Anytime I travel, I intentionally search out tacos and cider, because although I love many things in the world, I deeply love these food and drink items. Going to CiderFest was a given, because even if tacos weren’t there (but there was pizza!!), cider was present and accounted for in abundance.
CiderFest NC is in its sixth year and took place on October 13th in Asheville, NC. This event serves as an annual fundraiser for “Green Built Alliance,” which is a non-profit organization that has been revitalizing and transforming the building industry in Western North Carolina. According to their website, “Green Built Alliance is a nonprofit organization dedicated to advancing sustainability in the built environment through community education, measurable standards and regional action in Western North Carolina and beyond since 2001.” CiderFest is one of the largest annual fundraising events for Green Built Alliance.
Also, can we talk about how CiderFest is a carbon-neutral event and the earnings from ticketholders has been designated toinstall a solar system on the roof of Isaac Dickson Elementary School? I will gladly drink cider to help with this cause.
Held at the Salvage Station, a beautiful outdoor park and event space along the French Broad River, the location was the perfect spot for CiderFest. The event ran from 1-5pm, and in true Asheville fashion, CiderFest showcased many local entrepreneurs and businesses, while also bringing in several other Cider and Mead Makers from across North Carolina and the United States.
Although I was not able to try everything CiderFest had to offer, I will wholeheartedly advocate for the experience of the event itself. As mentioned previously, the event was held at the Salvage Station, which I think wonderfully captures the essence of Asheville. The intermingling of nature and revitalized architecture perfectly encapsulates the city, and I think the location of CiderFest in conjunction with their annual fundraising efforts really speaks to the purpose of Green Built Alliance. Being below the Mason-Dixon line, Asheville intermingles the typified qualities attributed to many southern cities with its bright artistic scene, big town/small city vibes, rich Art Deco architecture and design, innovative industry, and friendly people. What I’m trying to say is, you almost can’t get more Asheville than CiderFest, and Salvage Station completely fit the mission of the festival itself.
Walking onto the Salvage Station felt like attending any other festival—there was music and the smell of various cuisines wafted around the park. Families and friends alike were enjoying their afternoon together, and I was surprised to see many children with their parents. CiderFest organizers had thought of everything though, because they had created an interactive kids zone to help make the event family-friendly.
Turning to the most important of CiderFest NC—the cider—let me just say that I didn’t try anything that I didn’t like. According to CiderFest’s “People’s Choice Awards,” Ace Cider’s Pineapple Cider was the overall fan favorite. Not to follow the crowd, but this was hands down my favorite drink. Like most ciders, it was sweet, yet tart, but the tropical pineapple flavor was perfect—not too subtle, not too overpowering. While the Pineapple Cider was easily my favorite drink, my rounds to the different booths did not disappoint.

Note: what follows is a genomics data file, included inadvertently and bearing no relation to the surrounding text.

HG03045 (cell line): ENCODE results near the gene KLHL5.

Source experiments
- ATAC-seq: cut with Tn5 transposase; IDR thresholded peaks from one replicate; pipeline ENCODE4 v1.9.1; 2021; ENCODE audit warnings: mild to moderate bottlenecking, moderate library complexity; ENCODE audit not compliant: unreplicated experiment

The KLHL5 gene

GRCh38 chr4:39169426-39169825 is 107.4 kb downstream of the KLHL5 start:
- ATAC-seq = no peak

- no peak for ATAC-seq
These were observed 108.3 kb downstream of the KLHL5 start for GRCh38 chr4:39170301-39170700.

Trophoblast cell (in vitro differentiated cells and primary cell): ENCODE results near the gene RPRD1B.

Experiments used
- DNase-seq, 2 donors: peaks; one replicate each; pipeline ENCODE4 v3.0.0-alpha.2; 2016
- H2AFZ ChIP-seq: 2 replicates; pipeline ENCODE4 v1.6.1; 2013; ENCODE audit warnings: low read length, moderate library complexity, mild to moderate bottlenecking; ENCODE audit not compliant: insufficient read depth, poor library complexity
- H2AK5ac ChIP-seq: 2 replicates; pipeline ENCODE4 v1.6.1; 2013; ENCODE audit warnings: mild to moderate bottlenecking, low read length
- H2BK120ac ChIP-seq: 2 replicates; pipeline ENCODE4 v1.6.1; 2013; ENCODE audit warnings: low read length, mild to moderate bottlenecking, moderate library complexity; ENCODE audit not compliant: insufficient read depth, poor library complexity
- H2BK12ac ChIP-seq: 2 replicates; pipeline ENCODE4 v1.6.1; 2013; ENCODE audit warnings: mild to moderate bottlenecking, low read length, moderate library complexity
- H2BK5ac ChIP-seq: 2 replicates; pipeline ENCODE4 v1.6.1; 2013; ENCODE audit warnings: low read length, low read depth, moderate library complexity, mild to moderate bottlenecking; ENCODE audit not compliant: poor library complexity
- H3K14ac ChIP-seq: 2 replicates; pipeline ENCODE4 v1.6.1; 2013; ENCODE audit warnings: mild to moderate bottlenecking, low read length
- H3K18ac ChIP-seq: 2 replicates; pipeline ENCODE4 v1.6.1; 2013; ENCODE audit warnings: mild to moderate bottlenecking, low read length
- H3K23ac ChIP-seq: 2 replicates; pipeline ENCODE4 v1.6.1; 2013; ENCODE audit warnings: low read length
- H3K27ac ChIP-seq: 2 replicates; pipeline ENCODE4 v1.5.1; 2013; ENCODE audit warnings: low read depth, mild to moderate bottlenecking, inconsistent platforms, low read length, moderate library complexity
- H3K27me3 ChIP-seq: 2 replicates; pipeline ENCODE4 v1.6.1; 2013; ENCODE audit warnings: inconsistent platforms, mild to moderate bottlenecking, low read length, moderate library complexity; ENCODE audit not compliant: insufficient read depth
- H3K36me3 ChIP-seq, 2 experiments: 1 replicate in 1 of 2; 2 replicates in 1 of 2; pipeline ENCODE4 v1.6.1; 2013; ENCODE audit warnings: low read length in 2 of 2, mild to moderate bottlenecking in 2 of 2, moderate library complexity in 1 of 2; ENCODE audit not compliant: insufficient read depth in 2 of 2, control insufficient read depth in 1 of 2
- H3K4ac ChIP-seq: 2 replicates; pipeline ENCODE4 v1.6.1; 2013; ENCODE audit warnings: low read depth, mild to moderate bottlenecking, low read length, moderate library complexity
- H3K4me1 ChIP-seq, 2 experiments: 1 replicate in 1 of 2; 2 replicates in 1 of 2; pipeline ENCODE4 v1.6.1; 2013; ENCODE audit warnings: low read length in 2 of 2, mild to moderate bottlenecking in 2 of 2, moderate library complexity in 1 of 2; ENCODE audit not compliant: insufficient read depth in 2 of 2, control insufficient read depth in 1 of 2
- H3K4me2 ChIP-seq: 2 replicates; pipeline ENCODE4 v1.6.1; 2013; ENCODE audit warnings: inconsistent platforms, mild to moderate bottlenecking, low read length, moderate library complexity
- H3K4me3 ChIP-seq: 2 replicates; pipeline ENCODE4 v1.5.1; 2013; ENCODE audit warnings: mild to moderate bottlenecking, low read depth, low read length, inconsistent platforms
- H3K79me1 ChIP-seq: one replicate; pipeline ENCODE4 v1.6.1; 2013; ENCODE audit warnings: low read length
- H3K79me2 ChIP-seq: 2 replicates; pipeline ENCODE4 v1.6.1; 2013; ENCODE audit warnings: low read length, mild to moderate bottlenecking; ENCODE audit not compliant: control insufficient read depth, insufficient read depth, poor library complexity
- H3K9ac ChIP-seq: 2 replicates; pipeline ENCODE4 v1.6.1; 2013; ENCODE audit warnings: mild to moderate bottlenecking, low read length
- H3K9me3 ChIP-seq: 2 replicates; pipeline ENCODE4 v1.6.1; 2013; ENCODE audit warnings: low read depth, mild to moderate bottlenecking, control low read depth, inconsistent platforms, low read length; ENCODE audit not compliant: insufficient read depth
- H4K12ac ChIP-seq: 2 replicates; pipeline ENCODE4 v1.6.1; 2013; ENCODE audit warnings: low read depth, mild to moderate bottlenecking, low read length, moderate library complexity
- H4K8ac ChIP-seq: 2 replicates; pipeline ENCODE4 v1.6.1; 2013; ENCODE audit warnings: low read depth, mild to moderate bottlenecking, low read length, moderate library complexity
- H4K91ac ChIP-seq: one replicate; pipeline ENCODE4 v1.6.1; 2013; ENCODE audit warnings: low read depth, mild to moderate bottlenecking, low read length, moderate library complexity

My favorite local Asheville Cider Maker, “Urban Orchard Cider Co.,” also had several amazing ciders available. Let me also take a minute to brag on this business, because they have been a part of CiderFest since the event’s inception. And, as a side note, they have been voted “Best Place to Drink Cider in America 2017” by Food and Wine Magazine. Asheville is truly killing the game with its local food and drink artisans, and CiderFest NC is sure to highlight their city’s best local businesses.
While CiderFest NC does an amazing job showcasing local Asheville talent and business, they also do a great job at highlighting North Carolina businesses as a whole. Seventeen of the twenty-four businesses invited to pour at CiderFest were from Asheville or other cities in North Carolina. The remaining businesses were brought in from all over the country—Ohio, Pennsylvania, New York, Missouri, California, and Texas. Although CiderFest’s most popular drink was from a California company, so many of the local North Carolina businesses brought so many awesome ciders and meads to the event. For instance, Botanist and Barrel from Cedar Grove, NC brought grape cider. Grape cider! This business also had a cider cocktail class, which was extremely popular and well worth the wait. Can I just say that cider cocktails might be my new favorite thing?
Cider aside, the event also had numerous food truck vendors and artisanal food available. The Wood Fired Oven food truck had amazing pizza; my friend tried the Appalachian Chic food truck and had a Carolina Cuban, which had mustard from the Lusty Monk—an item sold by one of the artisanal vendors at CiderFest. We also tried The Hop Ice Cream Cafe, another local Asheville vendor. To say the least, I left CiderFest very happy.
Unfortunately, we have to wait another year for CiderFest to make its return back to Asheville but check out their website here. They have a list of vendors from their most recent CiderFest, as well as lists from their past festivals. If you weren’t able to make it out to CiderFest, rest assured, you can still pay a visit to many of the local vendors from North Carolina and count down the days until the seventh annual CiderFest NC!